Covering more than 5,000 square miles of private, state and national forest land, South Dakota Game, Fish & Parks conducted an aerial elk survey of the entire Black Hills this winter and survey results have been tallied.
"It was a huge undertaking," says John Kanta, Regional Wildlife Manager of the $160,000 project which involved more than 20 Game, Fish & Parks staff and about 175 hours of fly time.
The 2013 elk aerial survey is the first to take in the entire Black Hills and was wholly funded by hunting license dollars. Flying only 40 to 50 feet above the ground, GF&P wildlife biologists scouted every square mile of the Black Hills from helicopter.
"Snow cover is invaluable to this effort," Kanta says. "It allows us to spot the elk better in all habitat types and get an accurate count."
When the biologists spot a group of elk, they count every animal and identify the sex and age of the elk in the group. The wildlife biologists also document the percent of visual obstruction caused by trees or vegetation. All this data is then entered into a sightability model.
"The model was developed using years of data collected during research conducted by South Dakota State University and is basically designed to correct for elk not seen because of a number of reasons," Kanta says.
Although ground surveys are conducted annually, in order to obtain the most accurate count, Kanta says collecting the data from the air is essential.
"This is the absolute best way to observe elk populations. Because of the terrain it would be impossible to cover the entire Black Hills from the ground," he says.
A bird's eye view is not only essential, it also allows the survey to be conducted in a timely fashion - because as Kanta points out, elk don't stay in one place for long. Utilizing GPS technology surveying is a systematic process.
"Our team broke the Black Hills into 254 subunits and then used GPS technology to fly and survey a specific subunit. This systematic approach ensures we don't miss anything," Kanta says.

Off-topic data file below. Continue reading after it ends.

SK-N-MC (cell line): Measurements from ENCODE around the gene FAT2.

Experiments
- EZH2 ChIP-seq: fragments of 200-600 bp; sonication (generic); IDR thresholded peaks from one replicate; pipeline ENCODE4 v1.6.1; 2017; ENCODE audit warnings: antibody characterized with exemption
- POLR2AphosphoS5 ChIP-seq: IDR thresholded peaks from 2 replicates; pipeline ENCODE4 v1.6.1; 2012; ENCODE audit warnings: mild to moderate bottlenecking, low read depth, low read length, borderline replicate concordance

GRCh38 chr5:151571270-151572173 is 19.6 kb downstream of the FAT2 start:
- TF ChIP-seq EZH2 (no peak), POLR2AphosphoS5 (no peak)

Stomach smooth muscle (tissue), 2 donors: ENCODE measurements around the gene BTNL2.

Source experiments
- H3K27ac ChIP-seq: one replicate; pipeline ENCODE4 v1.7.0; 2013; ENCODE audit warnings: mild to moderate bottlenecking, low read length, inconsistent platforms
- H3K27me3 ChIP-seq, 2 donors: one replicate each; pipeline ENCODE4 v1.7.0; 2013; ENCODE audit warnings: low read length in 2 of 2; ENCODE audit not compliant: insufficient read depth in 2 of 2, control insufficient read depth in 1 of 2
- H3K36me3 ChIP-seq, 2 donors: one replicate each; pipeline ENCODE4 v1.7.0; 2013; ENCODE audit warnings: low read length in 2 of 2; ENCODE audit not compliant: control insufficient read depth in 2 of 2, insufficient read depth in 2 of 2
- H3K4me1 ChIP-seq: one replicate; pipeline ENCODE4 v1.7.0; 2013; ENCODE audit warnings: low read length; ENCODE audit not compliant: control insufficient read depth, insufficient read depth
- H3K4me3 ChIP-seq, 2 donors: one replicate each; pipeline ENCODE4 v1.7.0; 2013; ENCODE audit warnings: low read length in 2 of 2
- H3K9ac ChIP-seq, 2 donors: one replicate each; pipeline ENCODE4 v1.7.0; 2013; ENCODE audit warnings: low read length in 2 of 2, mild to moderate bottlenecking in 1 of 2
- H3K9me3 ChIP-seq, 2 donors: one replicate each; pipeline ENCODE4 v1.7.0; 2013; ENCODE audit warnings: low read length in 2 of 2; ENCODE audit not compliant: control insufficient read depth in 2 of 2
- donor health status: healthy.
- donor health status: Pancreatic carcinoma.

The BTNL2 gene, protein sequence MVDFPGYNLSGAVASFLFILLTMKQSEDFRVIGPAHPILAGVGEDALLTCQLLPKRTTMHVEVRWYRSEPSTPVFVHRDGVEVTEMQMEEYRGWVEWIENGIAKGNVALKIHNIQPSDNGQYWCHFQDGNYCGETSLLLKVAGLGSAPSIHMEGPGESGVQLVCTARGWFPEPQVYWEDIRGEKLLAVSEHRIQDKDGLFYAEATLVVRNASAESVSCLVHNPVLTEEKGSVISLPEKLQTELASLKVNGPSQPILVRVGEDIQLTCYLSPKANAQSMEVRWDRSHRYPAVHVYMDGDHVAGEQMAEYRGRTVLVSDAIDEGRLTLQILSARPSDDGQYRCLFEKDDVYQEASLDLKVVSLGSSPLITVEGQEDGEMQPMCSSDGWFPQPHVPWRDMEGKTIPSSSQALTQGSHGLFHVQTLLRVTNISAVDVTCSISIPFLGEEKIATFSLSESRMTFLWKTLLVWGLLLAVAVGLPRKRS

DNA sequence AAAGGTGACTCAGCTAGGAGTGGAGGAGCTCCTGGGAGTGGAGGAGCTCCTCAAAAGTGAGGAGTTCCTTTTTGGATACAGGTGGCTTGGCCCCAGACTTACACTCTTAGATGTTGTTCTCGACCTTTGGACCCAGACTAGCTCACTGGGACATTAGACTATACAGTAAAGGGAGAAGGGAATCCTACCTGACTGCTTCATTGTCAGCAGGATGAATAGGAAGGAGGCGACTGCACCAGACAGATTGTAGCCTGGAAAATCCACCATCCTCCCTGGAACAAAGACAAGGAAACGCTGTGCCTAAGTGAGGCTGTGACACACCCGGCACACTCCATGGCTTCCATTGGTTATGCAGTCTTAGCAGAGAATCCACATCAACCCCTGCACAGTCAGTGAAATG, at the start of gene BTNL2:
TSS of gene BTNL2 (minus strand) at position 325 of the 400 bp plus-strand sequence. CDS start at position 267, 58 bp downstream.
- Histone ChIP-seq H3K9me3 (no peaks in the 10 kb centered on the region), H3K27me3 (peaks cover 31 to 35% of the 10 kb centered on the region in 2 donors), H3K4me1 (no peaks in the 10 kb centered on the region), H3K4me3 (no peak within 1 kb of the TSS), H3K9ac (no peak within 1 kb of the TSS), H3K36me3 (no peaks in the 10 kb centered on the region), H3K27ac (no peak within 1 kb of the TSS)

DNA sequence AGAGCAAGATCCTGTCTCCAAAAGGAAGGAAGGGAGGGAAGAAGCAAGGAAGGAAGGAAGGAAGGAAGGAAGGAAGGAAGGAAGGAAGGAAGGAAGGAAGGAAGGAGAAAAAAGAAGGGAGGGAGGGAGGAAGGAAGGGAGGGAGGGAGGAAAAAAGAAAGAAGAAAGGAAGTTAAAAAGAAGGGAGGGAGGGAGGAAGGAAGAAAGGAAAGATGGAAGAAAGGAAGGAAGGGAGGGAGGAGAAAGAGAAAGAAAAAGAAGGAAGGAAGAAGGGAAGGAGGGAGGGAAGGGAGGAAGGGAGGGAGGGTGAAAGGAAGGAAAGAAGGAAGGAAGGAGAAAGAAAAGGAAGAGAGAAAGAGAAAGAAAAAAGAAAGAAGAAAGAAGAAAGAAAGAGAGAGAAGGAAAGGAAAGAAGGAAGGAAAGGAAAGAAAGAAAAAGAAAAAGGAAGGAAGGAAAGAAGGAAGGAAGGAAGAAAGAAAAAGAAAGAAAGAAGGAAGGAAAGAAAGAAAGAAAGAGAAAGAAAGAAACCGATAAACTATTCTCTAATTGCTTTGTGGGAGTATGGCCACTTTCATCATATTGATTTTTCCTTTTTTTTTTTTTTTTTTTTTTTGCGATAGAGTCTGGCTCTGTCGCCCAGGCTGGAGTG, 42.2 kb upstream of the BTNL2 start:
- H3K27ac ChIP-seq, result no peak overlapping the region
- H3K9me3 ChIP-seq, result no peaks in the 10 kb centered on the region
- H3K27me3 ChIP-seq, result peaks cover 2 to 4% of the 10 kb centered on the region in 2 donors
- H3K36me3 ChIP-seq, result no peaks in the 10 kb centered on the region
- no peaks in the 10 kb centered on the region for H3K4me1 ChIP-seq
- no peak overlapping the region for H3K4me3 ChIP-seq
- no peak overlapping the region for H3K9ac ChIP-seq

Once the surveys are complete the GF&P team compiles and enters the data collected into the sightability model to generate a population estimate. According to 2013 data, Kanta says the Black Hills elk population is healthy - but there is room for improvement.
"Overall we have a good population of elk. Although the heart of the Black Hills looks good, densities in the eastern portion of the Hills are lower and we'd like to see them increase."
Survey Impacts License Numbers
Kanta says a lot rides on the survey results. Each year almost 13,000 hunters vie for the coveted elk licenses through a lottery system. Last year 570 rifle licenses and 97 archery licenses were issued.
According to the 2013 survey, there are just over 6,000 elk in the Black Hills including Custer State Park and Wind Cave National Park. GF&P wildlife biologists will use the information gathered from the 2013 Elk Survey to develop management plans for the Black Hills. These plans include how many rifle and archery elk licenses to issue.
"Without survey data we would be managing the Black Hills' elk population on our best educated guess," Kanta says.
The 2013 aerial survey also demonstrated the value in aerial surveys as recent ground surveys were off by about 2,000 elk. Moving forward the GF&P plan to conduct similar aerial surveys every three to five years.
"Prior to this year's survey, our estimates were conservative," Kanta says.
According to historical data, Black Hills elk numbers can vary greatly depending on the harvest pressure, lion predation, disease, vehicle strikes, weather and fire events. For example, survey data from 2000 show record high numbers of elk following the Jasper Fire. "The fire opened up a lot more habitat to elk, who like open green areas for feeding that are surrounded by forest for protection," Kanta explains.
However, by 2008, numbers were low, so GF&P responded by reducing the number of licenses issued. Now that numbers have begun to rebound, Kanta says hunters can expect more licenses to be made available in the years to come.
GF&P also shares the data they collect with other agencies who manage wildlife within the state. This is an invaluable tool says Greg Schroeder, Chief of Natural Resources at Wind Cave National Park.
"Although we conduct our own surveys from the ground and have a good handle on the elk population within the park, it's beneficial to have numbers from an aerial survey to compare with our ground count," Schroeder says. "When it comes to managing wildlife, we can't consider ourselves an island. We're part of an entire ecosystem."
Hunters can enter into the elk license lottery by either filling out a handwritten form or completing an on-line application at gfp.sd.gov and submitting a $5 nonrefundable fee. To view a video shot from the survey helicopter visit the South Dakota GF&P YouTube channel.